Adam Frey (Wikispaces) asks:
You say [in a previous article]: "Districts are notoriously bad at implementation and the product inevitably gets blamed for poor outcomes even if they were the result of poor implementation". Does this suggest that one good option for startups is to sell solutions that don't require a lot of involvement at the district level, even if they are sold to the district? Have you seen SaaS solutions in particular, perhaps with a good Single Sign-On integration, be purchased by the district and then handed off to ed-tech people at the school level to manage and run?
“Software as a service” (SaaS) with good single sign-on integration indeed can save the district’s IT department some work and make it easy for users to log on. But “implementation”--enabling the organization to get good value out of your product--requires much more. Implementing new technology district-wide forces changes to the behaviors and routines of the majority of the teachers, students, administrators and (sometimes) parents. While attracting early adopters may have been relatively easy, successfully managing that change across the entire district to include the later adopters is much harder.
Edtech companies must remember that the success of any district-wide technology initiative depends primarily on the capacity of the District: the perceived performance of their products will only be as good as the weakest part of the District’s technology ecosystem and the capabilities of the users. Since any disappointment, irrespective of the reason, reflects badly on your company, you need to decide where and how you might help districts with implementation, or whether you cherry pick only those districts that can cover the bases themselves.
While most edtech startups do not have the resources to provide staff on-site to help the district, you could identify a person from the Central Office who can manage the project, provide her a project plan template for a typical implementation, and check in frequently to see what other tools she needs to help move things along. She will increase your chances of success and you will learn how to make the next implementation even better.
Some points to remember:
Do the user devices have enough computing power? Are the browser versions compatible with your application? Given the budget pressures and cutbacks in staff, maintaining a reasonable hardware refresh cycle and keeping software up-to-date is a challenge for many districts. Many districts are issuing bonds to fund technology; understand when devices are planned to be purchased. In the meantime, the district might be able to tap into grants to get some of the devices up to standard for an initial partial rollout that creates loyalty to your product.
Is there reliable, high performance internet connectivity for everyone that needs to access the application? You can ask schools to run a speed test (for example, http://www.schoolspeedtest.org/). A “slow” network could be due to any of a number of reasons, and the district’s IT staff or outside resources would have to take a closer look. There may be some “quick fixes” but your district- wide implementation plans may depend on the district’s timeline for upgrading the network infrastructure.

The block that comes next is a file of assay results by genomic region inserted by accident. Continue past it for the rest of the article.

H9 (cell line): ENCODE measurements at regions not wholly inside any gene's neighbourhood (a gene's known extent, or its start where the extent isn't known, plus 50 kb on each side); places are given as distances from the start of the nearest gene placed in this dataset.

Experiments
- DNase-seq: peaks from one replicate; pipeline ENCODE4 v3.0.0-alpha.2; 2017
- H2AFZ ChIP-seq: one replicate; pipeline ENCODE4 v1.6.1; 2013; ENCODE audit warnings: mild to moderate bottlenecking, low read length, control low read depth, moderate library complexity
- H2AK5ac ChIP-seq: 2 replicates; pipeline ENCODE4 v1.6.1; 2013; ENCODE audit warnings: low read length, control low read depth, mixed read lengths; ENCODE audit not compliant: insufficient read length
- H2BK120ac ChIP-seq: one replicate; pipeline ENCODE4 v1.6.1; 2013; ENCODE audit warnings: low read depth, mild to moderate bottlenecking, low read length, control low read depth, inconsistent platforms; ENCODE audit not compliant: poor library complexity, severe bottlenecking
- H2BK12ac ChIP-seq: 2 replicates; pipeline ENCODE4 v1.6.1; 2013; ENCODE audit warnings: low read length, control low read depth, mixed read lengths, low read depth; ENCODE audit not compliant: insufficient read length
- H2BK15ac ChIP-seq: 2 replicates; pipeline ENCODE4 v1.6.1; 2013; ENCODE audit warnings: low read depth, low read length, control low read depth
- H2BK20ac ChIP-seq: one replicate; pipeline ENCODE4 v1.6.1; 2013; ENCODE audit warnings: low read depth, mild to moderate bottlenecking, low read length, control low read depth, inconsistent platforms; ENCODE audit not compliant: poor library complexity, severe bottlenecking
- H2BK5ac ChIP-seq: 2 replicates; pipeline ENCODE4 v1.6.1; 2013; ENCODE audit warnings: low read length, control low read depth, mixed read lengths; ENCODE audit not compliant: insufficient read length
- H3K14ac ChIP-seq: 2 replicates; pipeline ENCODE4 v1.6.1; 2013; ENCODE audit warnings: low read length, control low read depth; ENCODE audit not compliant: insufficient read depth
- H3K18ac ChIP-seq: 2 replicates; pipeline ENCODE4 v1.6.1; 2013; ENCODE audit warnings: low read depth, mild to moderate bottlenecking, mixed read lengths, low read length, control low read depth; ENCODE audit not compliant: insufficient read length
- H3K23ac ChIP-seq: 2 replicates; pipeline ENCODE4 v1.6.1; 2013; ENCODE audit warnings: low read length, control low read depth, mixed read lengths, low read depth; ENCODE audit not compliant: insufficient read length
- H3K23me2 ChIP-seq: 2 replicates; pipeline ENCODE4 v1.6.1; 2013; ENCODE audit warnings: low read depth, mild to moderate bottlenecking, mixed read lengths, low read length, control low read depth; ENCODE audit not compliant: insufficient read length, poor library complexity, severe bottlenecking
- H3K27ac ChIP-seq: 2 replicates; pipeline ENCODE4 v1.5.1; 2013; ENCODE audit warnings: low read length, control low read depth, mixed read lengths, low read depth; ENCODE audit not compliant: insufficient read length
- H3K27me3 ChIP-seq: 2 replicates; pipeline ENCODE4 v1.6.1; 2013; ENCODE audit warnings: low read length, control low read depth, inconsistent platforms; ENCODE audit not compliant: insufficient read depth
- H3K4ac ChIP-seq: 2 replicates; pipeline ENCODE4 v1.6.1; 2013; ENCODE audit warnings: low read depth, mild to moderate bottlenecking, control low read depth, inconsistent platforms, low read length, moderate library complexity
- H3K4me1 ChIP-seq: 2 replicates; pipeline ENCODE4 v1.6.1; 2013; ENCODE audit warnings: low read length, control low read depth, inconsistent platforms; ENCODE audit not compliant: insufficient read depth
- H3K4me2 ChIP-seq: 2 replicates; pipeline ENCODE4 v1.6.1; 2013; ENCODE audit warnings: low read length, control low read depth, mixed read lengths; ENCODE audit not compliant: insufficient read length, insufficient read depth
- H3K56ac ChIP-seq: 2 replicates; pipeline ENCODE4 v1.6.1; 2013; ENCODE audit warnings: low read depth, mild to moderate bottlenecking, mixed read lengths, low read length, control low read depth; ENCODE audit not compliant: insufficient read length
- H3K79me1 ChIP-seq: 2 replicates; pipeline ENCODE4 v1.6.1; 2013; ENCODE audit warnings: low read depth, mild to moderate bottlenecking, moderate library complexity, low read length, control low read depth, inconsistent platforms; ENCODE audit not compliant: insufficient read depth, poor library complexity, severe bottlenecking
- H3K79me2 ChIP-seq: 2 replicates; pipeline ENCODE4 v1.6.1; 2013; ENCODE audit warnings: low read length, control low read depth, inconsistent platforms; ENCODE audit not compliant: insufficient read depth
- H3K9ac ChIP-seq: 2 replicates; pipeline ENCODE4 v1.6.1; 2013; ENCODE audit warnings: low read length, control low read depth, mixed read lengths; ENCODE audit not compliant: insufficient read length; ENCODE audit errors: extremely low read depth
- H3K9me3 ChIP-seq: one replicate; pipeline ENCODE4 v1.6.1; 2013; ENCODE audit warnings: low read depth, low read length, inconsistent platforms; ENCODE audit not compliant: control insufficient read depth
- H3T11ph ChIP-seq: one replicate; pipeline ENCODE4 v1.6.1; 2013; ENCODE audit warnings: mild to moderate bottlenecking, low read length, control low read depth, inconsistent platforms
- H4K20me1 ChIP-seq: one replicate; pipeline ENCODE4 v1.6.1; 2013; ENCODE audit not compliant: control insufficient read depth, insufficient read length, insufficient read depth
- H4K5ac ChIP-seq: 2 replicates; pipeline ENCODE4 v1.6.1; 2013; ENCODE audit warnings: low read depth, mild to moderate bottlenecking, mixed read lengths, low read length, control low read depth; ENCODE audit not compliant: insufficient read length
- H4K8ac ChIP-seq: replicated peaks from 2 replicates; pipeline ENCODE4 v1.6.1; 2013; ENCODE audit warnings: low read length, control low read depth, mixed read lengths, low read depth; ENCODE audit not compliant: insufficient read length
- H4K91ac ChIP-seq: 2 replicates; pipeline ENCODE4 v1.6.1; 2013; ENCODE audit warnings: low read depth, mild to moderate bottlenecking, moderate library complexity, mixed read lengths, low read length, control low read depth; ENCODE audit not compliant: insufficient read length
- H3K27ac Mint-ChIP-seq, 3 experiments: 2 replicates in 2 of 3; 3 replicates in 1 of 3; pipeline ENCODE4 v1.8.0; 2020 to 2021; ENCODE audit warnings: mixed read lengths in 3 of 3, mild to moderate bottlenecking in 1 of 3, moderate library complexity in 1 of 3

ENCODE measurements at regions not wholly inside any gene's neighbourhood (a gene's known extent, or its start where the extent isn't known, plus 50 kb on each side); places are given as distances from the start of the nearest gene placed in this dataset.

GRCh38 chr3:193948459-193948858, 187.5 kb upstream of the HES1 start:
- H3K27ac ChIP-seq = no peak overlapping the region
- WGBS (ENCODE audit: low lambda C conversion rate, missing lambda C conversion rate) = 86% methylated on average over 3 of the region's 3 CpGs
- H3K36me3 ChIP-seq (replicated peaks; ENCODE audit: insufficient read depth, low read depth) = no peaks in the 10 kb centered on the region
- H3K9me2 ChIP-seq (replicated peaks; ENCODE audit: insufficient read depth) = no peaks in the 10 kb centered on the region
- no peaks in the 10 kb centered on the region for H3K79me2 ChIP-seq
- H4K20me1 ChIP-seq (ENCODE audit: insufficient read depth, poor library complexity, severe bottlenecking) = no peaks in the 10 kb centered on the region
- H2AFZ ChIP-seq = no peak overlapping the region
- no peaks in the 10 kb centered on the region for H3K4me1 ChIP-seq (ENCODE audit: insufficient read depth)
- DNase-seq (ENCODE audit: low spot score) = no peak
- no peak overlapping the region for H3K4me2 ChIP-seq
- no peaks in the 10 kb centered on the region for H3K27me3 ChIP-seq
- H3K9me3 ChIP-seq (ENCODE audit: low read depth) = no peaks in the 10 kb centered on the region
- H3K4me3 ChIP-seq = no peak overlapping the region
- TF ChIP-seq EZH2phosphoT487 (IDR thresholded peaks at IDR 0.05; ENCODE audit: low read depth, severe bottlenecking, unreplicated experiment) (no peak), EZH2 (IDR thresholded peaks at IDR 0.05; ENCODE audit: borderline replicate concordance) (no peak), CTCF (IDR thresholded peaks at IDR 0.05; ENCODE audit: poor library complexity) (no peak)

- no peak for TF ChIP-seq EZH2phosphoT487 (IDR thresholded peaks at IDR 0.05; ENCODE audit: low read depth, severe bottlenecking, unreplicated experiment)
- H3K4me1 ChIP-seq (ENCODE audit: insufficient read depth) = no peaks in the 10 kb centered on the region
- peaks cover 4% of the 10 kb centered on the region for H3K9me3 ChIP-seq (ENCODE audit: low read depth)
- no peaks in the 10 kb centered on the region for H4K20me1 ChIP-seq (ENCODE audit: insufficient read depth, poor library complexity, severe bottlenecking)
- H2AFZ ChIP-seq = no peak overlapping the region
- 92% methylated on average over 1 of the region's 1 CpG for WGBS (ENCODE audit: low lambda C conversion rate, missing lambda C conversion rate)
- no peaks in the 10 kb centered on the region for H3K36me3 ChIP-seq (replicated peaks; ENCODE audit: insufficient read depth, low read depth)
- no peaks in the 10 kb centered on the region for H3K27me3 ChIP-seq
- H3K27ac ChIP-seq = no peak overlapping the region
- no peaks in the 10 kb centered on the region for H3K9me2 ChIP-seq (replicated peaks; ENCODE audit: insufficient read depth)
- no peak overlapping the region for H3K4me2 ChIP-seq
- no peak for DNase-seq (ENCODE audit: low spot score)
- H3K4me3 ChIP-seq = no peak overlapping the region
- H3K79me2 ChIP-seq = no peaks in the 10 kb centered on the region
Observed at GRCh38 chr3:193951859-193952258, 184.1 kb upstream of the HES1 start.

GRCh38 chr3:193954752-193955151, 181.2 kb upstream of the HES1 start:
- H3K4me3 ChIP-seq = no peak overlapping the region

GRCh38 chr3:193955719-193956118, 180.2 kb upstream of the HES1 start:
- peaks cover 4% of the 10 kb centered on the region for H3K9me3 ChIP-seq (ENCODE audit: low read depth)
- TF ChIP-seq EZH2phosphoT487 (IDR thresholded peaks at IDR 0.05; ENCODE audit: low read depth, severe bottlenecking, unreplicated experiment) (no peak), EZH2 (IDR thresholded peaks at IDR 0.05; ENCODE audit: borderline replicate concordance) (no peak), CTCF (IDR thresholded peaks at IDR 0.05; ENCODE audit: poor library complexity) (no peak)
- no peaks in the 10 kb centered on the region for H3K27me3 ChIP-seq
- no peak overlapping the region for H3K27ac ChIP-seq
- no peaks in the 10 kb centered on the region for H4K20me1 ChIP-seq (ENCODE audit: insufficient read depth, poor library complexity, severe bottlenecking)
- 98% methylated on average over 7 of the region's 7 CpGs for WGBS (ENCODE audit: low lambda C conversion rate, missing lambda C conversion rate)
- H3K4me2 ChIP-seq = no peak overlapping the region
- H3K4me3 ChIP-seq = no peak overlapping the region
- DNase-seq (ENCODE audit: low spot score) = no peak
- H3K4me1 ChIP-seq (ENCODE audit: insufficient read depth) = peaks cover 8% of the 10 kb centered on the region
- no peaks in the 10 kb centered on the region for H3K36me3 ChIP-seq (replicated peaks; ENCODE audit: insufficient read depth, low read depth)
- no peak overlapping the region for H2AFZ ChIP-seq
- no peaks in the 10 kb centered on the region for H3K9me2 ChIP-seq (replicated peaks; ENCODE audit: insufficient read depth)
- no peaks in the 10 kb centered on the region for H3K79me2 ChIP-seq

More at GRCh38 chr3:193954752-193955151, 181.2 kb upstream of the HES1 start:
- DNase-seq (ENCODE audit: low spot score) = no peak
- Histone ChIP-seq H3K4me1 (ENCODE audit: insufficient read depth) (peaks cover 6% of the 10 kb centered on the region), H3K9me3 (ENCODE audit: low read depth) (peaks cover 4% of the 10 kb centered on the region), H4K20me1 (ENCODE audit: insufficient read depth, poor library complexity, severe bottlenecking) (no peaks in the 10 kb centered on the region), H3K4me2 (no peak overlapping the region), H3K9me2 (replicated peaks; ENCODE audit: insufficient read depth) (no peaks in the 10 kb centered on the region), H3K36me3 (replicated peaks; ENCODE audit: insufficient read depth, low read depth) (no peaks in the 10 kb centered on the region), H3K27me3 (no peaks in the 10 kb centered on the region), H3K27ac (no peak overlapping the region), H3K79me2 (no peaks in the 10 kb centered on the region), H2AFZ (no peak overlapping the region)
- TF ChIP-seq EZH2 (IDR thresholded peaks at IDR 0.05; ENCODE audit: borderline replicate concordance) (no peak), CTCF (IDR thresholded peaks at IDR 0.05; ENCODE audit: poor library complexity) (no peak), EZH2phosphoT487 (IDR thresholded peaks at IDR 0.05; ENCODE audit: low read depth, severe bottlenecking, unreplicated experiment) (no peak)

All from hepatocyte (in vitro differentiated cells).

Have the necessary data bridges been established (e.g. to the district’s student information system) to make the application seamless to use and easy to maintain? If manual maintenance is needed, is the task on someone’s list?
Insufficient or out-dated content can quickly kill user interest. Creating, uploading and maintaining the content normally is the district’s responsibility. Has the district designated a point person who coordinates the schools and departments to load and refresh the content according to a schedule that keeps the application useful?
Chronic data quality issues will frustrate users and hurt your product even if it is not explicitly blamed. Cutbacks in funding for schools, resulting in the elimination of many clerical personnel, have made it more and more difficult for schools to maintain the accuracy of student and staff data. Fixing the district’s data quality issues is outside the scope of most implementations, but you should draw their attention to issues during the product rollout--you may jump-start a long overdue data quality initiative that yields far reaching benefits to the district.
You must provide some kind of training/professional development and ongoing user support if you want to bond with a broad user base. Early adopters may have found ways to get value out of your product by themselves but a district-wide implementation will include staff that are slow to grasp new technology. Since on-site training classes and live phone support, the preferred training and support modes for many later adopters, are cost prohibitive in most situations, you have to create a menu of options (including pre-recorded videos, webinars, written instructions and emails support) that can speak to users with differing learning styles.
Professional development for teachers and administrators is even more important for instructional software designed for students. Traditionally, teachers have been under daily pressure to keep up with “pacing guides” and introducing something new can upset that pace; you need to help the district’s Curriculum and Instruction department modify what teachers are expected to do and integrate the product into the curriculum.